The digital intervention enriches Straight to Hell's sweaty visuals, enhancing the film's dark romanticism: For all of its gonzo gags, this is ultimately a film that's propelled to its final shoot-out on a steadily mounting wave of sexual longing and jealousy.
As Cox acknowledges, it's prescient of some of the stylistic tropes that would dominate indie film five to 10 years later, from its blood splatter to its costume design to its B-genre pastiche. "Back in the '80s, the late '80s, there wasn't this, sort of, enthusiasm for Italian Westerns that there is now; they hadn't been rehabilitated and viewed as a serious, worthwhile form. And there wasn't a spate of films with hitmen in black suits and ties and stuff."
So would Straight to Hell have been received differently had it postdated Quentin Tarantino's ushering of both Sergio Leone love and skinny-tied criminals into the zeitgeist? Cox pauses before answering. "I think by that point, that sort of postmodernism had seeped into the minds of film reviewers, perhaps. It was only a few years later, but something had changed in the meantime."
Cox has directed seven features since his post-Walker retreat from Hollywood (including Mexican cop drama Highway Patrolman, which screens on Saturday at the Hammer in a double feature with Sid & Nancy), financed by foreign presales, DVD residuals and, in the case of the 2007 Western Searchers 2.0, producer Roger Corman. Most of these films you've probably not heard of, let alone seen — the Microcinema releases will be the first real exposure for many of them in the U.S.
With no desire to return to the corporate filmmaking fold — give him an opening and he'll rail against former employer Universal and its various subsidiaries — technology has fired up Cox's DIY instincts. His last feature, an unofficial sequel to Repo Man called Repo Chick, was made Spy Kids–style with heavy use of garage green-screen, and allowed him to keep working under the radar and without interference. If he has his way, his next project will be as lo-fi as they come.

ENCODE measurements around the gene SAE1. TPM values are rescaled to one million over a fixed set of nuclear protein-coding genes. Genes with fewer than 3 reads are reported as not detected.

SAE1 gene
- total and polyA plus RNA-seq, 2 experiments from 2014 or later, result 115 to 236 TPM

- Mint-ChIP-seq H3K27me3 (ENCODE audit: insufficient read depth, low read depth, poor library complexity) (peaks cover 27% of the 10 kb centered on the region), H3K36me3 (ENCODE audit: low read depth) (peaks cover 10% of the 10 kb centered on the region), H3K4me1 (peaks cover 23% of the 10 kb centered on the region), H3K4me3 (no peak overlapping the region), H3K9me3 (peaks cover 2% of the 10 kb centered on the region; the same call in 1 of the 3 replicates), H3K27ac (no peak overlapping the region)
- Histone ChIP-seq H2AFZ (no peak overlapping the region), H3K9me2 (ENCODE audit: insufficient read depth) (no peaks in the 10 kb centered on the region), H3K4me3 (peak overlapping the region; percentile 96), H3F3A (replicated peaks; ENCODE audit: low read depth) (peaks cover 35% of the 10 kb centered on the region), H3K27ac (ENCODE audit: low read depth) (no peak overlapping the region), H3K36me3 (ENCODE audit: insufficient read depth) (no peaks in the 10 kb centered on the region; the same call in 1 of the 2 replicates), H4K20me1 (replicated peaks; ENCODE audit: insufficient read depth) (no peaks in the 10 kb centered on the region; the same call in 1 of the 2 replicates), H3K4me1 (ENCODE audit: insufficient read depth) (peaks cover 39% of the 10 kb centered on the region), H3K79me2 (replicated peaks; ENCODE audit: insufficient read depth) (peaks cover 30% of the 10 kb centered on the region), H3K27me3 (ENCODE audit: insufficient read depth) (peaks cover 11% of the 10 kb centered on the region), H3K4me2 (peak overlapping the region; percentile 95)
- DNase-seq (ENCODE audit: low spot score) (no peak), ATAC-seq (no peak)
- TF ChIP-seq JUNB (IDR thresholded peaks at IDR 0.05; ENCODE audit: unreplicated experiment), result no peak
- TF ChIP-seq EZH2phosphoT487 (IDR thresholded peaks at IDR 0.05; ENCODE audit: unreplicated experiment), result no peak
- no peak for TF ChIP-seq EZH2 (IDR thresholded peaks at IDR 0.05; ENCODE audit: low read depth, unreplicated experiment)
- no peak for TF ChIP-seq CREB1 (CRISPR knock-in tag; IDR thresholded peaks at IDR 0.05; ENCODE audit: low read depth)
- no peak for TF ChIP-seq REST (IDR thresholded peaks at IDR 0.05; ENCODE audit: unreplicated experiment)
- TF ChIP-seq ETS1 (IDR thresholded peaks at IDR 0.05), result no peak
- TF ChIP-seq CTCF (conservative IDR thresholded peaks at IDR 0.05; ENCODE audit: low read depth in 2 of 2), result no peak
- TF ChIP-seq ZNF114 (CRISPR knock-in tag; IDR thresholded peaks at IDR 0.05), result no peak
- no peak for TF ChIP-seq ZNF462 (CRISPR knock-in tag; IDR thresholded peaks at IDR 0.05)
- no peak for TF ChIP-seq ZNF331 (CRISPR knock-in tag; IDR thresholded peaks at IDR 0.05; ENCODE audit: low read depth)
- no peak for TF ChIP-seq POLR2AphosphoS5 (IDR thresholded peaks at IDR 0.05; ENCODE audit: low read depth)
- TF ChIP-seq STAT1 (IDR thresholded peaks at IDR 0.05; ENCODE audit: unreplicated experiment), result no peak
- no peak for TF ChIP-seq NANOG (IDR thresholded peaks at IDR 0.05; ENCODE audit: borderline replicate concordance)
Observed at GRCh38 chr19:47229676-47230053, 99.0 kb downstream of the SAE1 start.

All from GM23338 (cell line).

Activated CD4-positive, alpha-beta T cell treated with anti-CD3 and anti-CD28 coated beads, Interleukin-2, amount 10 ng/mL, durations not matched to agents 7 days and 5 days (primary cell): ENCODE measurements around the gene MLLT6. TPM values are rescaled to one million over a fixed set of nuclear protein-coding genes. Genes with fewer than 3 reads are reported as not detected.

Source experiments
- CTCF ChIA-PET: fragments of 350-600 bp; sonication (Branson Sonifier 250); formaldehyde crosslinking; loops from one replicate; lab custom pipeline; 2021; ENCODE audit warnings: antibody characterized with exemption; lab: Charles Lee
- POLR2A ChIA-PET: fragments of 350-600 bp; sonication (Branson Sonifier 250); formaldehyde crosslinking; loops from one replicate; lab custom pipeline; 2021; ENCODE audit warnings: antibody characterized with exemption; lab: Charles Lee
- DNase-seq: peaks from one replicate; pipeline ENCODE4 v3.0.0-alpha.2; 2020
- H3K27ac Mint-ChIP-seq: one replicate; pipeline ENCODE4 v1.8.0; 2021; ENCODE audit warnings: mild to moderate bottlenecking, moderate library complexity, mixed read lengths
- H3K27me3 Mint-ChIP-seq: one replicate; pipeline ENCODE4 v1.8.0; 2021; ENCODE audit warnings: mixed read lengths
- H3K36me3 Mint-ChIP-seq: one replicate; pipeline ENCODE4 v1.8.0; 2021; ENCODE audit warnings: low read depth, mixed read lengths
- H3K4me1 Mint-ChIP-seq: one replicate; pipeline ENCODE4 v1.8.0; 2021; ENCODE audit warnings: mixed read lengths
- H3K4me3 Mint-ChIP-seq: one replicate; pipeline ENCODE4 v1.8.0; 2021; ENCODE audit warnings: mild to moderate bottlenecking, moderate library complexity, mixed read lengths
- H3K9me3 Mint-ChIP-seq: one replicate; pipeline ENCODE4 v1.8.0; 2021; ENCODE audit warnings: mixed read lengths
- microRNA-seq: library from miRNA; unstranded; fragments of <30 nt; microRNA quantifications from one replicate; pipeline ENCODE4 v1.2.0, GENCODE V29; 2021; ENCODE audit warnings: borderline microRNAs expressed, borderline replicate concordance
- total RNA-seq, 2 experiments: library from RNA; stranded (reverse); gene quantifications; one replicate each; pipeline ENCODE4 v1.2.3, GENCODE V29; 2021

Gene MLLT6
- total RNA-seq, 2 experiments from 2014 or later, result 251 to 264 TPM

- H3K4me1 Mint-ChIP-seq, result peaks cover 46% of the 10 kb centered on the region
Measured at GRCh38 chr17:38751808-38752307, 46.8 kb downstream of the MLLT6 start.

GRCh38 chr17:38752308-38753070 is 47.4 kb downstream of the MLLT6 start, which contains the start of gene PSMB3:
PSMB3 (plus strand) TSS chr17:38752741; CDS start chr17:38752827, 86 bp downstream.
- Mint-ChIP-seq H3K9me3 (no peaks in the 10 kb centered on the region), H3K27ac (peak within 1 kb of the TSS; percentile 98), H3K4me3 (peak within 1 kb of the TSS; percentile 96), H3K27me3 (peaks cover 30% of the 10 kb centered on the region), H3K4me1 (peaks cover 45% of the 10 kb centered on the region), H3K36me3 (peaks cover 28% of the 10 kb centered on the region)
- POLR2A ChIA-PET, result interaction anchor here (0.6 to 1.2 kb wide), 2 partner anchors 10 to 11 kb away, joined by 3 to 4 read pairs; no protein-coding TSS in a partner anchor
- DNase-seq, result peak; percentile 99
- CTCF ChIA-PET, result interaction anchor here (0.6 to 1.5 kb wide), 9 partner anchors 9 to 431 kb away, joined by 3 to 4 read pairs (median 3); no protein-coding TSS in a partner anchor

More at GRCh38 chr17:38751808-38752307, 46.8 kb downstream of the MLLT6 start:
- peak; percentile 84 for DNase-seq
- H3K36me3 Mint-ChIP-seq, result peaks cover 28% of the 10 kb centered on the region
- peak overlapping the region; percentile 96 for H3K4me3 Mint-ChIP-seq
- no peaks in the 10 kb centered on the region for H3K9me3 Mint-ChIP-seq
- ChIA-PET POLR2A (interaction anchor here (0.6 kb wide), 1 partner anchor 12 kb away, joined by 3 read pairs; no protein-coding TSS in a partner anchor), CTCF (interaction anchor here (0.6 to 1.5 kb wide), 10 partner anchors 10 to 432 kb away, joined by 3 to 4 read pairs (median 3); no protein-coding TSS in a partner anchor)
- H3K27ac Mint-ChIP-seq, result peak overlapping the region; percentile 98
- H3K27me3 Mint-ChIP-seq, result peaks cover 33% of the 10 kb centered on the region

"I want to do a film either with Rudy Wurlitzer, who wrote Walker, or with Harry Harrison, who's an American science fiction writer who lives in England," Cox says. "Um, and in either case, I want to do a film with hand puppets."
There's no entry on Straight to Hell in Destroy All Movies!!!, the massive, indispensable new coffee-table/reference book on punk in film edited by Zach Carlson and Bryan Connolly — somewhat inexplicable given that there is an entry on Ishtar, apparently because "a punk can be spotted in a club" in a single scene, not to mention a two-paragraph evisceration of Fight Club, included on the basis of a single character's haircut, but worth it for the compact dismissal of that David Fincher film as "Amelie for dudes."
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The book also contains interviews with Cox and his frequent actor/collaborator Dick Rude, Fugazi's Ian MacKaye, filmmakers Lech Kowalski, Dave Markey and Penelope Spheeris, as well as capsules on obvious classics (Jubilee, Rock 'n' Roll High School, Spheeris' Suburbia), questionable dabblings in punk imagery with name-brand actors (Gleaming the Cube, Jawbreaker, Richard Linklater's Suburbia) and assorted arcana (the Crass movie Christ: The Movie, the After School Special The Day My Kid Went Punk).
Cinefamily hosts a weekend-long film series to celebrate the release of the book; highlights include a double feature of Markey's Super-8 portraits on the '80s L.A. underground, The Slog Movie and Desperate Teenage Lovedolls, and a midnight show of Kowalski's rarely screened D.O.A., from a print reportedly dug out of storage at Sage Stallone's house.
NO BRAKES: ALEX COX | Nov. 19-20 | Billy Wilder Theater at the Hammer Museum | cinema.ucla.edu
DESTROY ALL MOVIES!!! TWO-DAY PUNK FILM FEST | Nov. 20-21 | Cinefamily at the Silent Movie Theatre | cinefamily.org